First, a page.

Beliefs and Values in Science Education

By Michael Poole | Go to book overview

CHAPTER 7
'God knows what the public will think'
– the Darwinian controversies

Part 1. Historical background

'I saw two very bad operations but I ran away before they were completed', wrote Charles Darwin about his days as a medical student in Edinburgh. Troubled by having to dissect dead bodies and distressed by seeing operations performed without anaesthetics on people who were gagged to stifle their screams, he left the course.

The personal story of Charles Darwin, told in Part 1, is a deeply poignant one, enacted within a web of political turmoil and the power struggles of a growing scientific professionalism. It is rich in material for teaching how science interacts with spiritual, moral, social and cultural factors – a bonus to its importance in teaching biology. Some associated philosophical issues which may arise in class are discussed in Part 2.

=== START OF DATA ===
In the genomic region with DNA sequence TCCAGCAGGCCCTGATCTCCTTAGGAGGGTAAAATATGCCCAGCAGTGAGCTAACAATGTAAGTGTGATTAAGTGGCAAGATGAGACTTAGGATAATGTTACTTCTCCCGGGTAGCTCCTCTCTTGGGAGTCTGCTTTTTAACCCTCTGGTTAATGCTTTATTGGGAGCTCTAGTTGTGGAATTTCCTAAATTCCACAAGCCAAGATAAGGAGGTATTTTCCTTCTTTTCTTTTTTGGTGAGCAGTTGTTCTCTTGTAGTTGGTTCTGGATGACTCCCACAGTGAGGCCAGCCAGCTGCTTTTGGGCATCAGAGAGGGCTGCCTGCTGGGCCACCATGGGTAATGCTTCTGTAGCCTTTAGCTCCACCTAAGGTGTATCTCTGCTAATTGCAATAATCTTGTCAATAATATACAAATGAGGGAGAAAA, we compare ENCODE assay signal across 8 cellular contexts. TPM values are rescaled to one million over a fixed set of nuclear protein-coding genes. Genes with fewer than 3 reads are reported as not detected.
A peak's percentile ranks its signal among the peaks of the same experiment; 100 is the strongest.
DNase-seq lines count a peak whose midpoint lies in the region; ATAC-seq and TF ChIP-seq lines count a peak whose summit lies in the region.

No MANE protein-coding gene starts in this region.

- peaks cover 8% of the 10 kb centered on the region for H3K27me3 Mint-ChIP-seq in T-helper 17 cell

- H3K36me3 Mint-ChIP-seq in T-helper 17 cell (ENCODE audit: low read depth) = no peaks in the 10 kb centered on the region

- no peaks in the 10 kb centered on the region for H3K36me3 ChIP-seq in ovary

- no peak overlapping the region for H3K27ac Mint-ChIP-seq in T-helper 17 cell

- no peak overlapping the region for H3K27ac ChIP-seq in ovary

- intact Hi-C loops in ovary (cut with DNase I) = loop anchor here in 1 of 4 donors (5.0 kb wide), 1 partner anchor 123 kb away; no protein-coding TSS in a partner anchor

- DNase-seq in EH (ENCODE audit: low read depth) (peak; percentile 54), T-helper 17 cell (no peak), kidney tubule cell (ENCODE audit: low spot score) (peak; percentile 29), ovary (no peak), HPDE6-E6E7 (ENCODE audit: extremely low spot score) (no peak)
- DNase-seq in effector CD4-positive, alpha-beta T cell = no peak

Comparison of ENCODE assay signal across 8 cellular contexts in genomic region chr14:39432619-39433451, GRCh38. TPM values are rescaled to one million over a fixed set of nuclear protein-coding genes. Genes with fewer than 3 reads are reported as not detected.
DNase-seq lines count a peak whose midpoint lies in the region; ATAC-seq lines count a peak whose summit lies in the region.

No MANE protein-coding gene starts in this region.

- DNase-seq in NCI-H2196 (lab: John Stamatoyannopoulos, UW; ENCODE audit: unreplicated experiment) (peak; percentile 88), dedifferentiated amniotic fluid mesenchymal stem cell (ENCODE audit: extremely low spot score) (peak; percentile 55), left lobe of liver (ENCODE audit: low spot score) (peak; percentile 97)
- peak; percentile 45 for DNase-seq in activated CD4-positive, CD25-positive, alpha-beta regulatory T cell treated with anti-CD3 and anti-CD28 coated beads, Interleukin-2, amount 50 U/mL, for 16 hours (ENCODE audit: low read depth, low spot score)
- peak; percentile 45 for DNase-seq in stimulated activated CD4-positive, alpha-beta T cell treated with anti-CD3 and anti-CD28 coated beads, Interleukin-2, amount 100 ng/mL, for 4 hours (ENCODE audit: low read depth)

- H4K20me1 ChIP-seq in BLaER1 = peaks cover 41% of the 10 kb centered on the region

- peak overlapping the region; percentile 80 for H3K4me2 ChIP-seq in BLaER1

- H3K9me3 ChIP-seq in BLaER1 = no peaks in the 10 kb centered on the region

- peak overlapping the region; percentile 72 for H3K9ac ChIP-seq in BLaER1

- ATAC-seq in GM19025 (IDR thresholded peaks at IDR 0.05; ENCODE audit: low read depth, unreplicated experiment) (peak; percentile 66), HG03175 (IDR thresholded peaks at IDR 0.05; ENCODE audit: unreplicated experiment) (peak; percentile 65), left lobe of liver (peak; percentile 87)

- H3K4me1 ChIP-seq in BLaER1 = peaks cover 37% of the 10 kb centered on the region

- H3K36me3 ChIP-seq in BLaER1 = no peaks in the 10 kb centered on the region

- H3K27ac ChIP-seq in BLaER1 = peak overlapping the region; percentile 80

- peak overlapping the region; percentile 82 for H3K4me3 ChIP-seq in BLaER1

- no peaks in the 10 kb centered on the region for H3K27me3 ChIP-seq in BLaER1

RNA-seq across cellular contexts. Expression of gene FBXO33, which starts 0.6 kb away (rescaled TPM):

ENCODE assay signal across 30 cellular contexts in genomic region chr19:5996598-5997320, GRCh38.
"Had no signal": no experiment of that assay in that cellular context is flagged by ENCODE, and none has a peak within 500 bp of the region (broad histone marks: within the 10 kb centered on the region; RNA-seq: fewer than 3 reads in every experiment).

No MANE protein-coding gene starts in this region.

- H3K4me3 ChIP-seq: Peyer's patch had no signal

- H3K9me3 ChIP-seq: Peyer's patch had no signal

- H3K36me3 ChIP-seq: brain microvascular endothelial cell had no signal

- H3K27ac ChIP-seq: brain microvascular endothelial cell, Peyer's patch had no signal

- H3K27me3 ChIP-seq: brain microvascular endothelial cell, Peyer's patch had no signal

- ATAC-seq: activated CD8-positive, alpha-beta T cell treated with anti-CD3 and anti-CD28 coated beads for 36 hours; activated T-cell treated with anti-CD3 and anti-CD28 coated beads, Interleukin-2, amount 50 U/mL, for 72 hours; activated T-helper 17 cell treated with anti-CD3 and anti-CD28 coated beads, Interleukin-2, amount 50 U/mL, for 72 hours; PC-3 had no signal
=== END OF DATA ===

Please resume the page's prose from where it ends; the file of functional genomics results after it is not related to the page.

Outcome of a friendship

After leaving Edinburgh, Darwin went to Christ's College Cambridge to study for ministry in the Church of England, though his heart was not really in his studies. He liked collecting living things and became friendly with a proctor, Revd John Henslow, Professor of Botany. As a result, Darwin, aged nearly twenty-three, sailed from Plymouth in 1831, for a five-year voyage round the world.

The voyage of HMS Beagle was to improve Admiralty charts of the South American coast and the fixing of longtitude. Darwin went as gentleman companion to Captain Fitzroy, in command at the exceptionally early age of twenty-three. Everywhere they landed, Darwin collected specimens of rocks, fossils and wildlife, which he sent back to Britain.1 When Darwin returned to England in

Fig. 7.1 levation of HMS Beagle

-115-

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